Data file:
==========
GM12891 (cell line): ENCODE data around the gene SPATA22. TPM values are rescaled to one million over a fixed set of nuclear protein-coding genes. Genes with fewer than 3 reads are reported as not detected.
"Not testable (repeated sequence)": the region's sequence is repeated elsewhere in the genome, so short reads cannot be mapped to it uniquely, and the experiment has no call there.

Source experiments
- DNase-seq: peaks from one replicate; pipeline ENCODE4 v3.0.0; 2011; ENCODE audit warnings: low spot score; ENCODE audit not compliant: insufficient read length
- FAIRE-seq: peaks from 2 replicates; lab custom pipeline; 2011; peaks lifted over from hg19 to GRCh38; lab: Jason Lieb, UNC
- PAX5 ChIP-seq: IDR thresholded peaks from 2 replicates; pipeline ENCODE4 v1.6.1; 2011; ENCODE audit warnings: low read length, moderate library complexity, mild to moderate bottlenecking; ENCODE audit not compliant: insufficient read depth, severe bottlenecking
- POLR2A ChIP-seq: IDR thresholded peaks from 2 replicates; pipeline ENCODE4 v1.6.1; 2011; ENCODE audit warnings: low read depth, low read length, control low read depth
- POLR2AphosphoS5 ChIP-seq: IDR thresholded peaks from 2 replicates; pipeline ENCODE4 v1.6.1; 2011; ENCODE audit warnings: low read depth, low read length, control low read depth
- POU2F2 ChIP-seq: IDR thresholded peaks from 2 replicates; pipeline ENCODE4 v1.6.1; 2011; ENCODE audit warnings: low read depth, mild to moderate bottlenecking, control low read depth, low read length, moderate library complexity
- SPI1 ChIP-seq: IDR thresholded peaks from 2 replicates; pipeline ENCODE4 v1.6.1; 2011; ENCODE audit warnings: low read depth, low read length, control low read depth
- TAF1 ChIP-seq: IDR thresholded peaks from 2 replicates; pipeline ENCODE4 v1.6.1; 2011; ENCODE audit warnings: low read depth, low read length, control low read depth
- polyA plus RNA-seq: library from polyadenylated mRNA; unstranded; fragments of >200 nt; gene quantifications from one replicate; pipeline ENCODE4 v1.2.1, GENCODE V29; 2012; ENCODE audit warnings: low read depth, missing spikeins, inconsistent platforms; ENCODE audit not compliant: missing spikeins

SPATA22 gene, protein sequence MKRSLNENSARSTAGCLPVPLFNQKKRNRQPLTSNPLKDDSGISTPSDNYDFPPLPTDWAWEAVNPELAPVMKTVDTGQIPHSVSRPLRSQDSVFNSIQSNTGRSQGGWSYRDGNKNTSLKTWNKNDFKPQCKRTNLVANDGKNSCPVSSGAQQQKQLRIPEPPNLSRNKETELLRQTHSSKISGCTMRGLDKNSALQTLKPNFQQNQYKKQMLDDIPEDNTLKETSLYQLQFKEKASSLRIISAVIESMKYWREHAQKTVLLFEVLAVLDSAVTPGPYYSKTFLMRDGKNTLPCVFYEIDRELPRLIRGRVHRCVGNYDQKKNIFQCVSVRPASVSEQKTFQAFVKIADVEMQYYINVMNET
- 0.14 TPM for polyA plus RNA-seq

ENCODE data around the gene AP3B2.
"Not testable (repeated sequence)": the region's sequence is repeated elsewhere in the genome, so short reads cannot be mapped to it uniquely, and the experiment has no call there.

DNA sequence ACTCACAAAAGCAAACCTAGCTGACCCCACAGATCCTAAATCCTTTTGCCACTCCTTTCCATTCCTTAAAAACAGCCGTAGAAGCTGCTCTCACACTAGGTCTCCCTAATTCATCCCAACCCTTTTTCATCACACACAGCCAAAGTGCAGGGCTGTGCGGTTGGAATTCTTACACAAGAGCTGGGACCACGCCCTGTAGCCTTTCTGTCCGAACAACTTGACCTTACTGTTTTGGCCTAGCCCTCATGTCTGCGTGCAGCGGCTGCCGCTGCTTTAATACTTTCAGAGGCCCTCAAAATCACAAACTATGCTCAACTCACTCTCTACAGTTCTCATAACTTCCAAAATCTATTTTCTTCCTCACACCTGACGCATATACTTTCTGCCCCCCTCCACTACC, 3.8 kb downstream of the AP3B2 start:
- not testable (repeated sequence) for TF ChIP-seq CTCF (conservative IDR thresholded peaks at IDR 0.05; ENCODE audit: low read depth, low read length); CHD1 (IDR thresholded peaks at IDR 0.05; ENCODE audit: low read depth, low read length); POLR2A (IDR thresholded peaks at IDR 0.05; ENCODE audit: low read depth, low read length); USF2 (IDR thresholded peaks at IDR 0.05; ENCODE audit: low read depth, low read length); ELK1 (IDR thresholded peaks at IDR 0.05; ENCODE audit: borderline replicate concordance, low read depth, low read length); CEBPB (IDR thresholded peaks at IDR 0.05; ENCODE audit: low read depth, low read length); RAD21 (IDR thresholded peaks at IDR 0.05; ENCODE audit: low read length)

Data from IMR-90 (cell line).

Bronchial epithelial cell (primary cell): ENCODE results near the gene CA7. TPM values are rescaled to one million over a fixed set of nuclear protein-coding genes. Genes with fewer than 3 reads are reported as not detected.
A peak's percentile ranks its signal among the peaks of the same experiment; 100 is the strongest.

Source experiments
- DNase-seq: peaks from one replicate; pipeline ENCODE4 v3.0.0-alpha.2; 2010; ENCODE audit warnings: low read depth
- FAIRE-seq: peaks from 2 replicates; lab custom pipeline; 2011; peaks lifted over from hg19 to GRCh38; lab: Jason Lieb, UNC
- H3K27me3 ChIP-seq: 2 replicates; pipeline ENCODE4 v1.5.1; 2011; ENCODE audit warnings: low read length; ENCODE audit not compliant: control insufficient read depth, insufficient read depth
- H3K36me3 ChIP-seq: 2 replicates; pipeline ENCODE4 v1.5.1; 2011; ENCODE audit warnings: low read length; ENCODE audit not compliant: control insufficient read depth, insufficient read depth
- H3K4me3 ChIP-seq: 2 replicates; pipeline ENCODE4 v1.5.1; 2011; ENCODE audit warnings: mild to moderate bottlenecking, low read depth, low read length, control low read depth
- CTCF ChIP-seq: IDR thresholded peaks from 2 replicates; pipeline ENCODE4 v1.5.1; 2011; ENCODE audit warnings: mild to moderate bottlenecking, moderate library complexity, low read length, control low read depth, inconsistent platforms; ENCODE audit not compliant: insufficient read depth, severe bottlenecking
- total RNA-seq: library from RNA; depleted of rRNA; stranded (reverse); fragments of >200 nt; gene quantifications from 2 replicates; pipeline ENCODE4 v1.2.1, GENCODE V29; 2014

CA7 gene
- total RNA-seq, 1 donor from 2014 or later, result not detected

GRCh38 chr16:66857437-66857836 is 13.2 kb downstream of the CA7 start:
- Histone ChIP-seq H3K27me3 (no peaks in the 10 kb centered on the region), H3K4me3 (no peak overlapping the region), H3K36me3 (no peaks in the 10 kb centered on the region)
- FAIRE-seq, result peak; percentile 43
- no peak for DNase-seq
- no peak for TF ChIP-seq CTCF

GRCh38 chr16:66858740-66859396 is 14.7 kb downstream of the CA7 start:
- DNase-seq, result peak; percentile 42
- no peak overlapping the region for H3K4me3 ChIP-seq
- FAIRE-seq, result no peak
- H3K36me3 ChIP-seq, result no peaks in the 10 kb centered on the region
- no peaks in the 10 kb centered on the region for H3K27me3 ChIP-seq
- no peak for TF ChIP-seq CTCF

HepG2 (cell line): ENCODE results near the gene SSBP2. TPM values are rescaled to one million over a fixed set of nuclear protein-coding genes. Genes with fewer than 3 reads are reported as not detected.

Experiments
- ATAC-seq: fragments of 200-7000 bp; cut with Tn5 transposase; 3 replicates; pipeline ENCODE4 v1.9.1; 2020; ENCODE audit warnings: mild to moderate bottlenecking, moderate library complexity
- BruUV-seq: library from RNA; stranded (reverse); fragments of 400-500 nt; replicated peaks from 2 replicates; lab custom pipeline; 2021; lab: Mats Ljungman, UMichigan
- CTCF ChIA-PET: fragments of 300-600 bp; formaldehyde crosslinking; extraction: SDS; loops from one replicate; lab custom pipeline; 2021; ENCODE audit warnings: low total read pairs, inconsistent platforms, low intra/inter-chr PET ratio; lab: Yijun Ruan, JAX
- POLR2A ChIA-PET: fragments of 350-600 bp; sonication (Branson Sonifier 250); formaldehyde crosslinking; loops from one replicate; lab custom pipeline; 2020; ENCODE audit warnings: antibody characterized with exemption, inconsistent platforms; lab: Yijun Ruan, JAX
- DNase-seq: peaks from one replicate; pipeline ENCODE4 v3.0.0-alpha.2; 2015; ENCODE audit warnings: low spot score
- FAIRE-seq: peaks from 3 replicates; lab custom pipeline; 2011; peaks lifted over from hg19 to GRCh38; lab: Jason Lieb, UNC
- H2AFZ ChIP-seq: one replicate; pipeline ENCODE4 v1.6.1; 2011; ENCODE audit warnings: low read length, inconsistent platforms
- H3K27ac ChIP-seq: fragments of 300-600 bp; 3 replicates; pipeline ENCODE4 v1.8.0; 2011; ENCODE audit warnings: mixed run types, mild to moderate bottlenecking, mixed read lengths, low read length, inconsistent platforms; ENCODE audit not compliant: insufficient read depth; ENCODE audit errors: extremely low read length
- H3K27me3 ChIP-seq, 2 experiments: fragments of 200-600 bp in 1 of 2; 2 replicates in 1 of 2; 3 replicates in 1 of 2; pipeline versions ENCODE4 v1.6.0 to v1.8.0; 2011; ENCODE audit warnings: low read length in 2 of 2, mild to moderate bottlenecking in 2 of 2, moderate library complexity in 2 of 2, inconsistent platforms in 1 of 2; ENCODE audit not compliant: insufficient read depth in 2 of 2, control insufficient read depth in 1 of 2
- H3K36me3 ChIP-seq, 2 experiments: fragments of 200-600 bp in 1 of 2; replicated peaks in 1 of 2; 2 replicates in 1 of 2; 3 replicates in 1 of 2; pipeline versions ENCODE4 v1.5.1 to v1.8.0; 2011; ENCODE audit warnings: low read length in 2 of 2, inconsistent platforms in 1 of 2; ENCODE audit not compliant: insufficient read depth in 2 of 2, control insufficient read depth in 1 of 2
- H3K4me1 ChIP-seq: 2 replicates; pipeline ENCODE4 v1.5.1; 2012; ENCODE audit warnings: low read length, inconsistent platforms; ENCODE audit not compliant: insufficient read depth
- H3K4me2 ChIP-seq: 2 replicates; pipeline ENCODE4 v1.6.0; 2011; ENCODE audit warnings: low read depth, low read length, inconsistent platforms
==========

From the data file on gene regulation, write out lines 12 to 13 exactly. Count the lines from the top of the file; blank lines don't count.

- polyA plus RNA-seq: library from polyadenylated mRNA; unstranded; fragments of >200 nt; gene quantifications from one replicate; pipeline ENCODE4 v1.2.1, GENCODE V29; 2012; ENCODE audit warnings: low read depth, missing spikeins, inconsistent platforms; ENCODE audit not compliant: missing spikeins

SPATA22 gene, protein sequence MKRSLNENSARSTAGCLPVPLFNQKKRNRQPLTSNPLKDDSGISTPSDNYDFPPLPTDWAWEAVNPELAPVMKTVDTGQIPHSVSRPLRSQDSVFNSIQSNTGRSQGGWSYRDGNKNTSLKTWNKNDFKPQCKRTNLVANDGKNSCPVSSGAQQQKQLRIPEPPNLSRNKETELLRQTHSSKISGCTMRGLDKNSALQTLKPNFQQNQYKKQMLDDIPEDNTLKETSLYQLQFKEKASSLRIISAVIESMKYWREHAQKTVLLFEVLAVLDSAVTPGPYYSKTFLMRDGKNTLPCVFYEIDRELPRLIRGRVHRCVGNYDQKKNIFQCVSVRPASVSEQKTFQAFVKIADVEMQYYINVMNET